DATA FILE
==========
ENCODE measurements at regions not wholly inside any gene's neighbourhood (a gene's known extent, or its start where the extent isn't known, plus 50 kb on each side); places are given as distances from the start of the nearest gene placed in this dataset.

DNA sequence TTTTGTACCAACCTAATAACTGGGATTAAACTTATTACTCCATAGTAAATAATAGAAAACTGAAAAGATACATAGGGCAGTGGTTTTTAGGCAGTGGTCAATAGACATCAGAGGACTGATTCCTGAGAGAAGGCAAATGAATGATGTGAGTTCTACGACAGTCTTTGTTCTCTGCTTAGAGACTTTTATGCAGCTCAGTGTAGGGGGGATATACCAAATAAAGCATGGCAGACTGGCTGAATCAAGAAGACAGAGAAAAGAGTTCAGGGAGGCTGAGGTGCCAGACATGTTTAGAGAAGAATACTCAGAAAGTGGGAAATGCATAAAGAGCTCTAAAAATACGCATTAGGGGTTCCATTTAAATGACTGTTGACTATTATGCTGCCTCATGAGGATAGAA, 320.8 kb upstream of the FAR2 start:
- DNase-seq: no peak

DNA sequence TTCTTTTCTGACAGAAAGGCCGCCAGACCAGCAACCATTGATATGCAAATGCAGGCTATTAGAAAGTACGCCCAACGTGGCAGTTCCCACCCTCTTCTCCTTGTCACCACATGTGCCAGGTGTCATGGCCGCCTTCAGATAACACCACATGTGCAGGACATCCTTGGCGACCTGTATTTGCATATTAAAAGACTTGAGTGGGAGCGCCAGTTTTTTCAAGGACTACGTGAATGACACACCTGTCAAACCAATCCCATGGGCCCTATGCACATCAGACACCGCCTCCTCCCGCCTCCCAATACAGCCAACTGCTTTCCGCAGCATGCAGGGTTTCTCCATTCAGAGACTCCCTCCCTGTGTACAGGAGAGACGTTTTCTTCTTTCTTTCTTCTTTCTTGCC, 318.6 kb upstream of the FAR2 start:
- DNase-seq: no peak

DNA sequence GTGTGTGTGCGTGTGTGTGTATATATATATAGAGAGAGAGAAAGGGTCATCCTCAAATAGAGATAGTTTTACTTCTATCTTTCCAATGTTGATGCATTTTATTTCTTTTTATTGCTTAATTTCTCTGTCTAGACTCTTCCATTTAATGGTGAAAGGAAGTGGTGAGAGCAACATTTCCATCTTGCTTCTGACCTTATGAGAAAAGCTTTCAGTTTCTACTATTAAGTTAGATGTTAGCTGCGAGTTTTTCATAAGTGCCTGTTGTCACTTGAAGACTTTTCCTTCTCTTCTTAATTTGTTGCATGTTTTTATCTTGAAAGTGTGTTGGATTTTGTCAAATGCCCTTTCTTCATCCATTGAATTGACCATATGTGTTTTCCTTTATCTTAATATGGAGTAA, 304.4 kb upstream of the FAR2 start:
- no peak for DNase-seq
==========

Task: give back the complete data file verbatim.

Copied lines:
ENCODE measurements at regions not wholly inside any gene's neighbourhood (a gene's known extent, or its start where the extent isn't known, plus 50 kb on each side); places are given as distances from the start of the nearest gene placed in this dataset.

DNA sequence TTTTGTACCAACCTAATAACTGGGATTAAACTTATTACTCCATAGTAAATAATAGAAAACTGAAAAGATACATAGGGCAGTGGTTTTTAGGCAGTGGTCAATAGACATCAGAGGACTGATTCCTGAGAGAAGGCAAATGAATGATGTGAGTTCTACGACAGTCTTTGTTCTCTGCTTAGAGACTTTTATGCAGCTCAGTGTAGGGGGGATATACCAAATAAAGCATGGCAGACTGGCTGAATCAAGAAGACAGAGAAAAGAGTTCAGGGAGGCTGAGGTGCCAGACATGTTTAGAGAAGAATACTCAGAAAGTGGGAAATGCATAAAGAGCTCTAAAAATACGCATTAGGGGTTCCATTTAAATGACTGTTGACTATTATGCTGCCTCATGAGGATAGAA, 320.8 kb upstream of the FAR2 start:
- DNase-seq: no peak

DNA sequence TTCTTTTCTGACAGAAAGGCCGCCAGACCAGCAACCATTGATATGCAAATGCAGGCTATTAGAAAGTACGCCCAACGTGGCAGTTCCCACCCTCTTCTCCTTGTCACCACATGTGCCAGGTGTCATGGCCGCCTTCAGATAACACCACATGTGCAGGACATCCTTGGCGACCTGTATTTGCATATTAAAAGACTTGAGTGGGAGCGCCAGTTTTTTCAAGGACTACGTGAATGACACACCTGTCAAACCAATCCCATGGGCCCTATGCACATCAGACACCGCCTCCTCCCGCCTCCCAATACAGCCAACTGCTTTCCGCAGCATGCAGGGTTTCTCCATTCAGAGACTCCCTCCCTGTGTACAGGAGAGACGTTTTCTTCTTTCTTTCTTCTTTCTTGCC, 318.6 kb upstream of the FAR2 start:
- DNase-seq: no peak

DNA sequence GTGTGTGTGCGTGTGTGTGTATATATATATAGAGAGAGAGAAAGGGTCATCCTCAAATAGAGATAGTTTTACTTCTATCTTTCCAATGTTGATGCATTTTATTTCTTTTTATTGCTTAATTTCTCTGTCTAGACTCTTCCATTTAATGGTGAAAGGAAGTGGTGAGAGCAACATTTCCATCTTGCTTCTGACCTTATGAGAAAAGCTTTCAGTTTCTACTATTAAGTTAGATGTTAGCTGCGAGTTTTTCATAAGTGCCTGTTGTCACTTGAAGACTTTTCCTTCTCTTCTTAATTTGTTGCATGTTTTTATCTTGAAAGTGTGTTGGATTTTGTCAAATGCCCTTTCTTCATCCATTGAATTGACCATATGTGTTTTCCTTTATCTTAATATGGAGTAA, 304.4 kb upstream of the FAR2 start:
- no peak for DNase-seq